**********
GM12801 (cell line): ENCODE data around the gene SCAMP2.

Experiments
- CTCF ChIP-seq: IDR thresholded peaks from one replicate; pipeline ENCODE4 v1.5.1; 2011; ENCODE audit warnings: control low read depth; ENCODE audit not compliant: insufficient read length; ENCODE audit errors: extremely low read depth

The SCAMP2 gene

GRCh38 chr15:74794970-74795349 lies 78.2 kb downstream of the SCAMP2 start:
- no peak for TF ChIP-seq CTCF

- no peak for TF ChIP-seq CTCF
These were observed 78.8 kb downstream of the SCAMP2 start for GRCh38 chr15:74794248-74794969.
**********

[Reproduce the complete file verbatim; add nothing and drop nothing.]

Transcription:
GM12801 (cell line): ENCODE data around the gene SCAMP2.

Experiments
- CTCF ChIP-seq: IDR thresholded peaks from one replicate; pipeline ENCODE4 v1.5.1; 2011; ENCODE audit warnings: control low read depth; ENCODE audit not compliant: insufficient read length; ENCODE audit errors: extremely low read depth

The SCAMP2 gene

GRCh38 chr15:74794970-74795349 lies 78.2 kb downstream of the SCAMP2 start:
- no peak for TF ChIP-seq CTCF

- no peak for TF ChIP-seq CTCF
These were observed 78.8 kb downstream of the SCAMP2 start for GRCh38 chr15:74794248-74794969.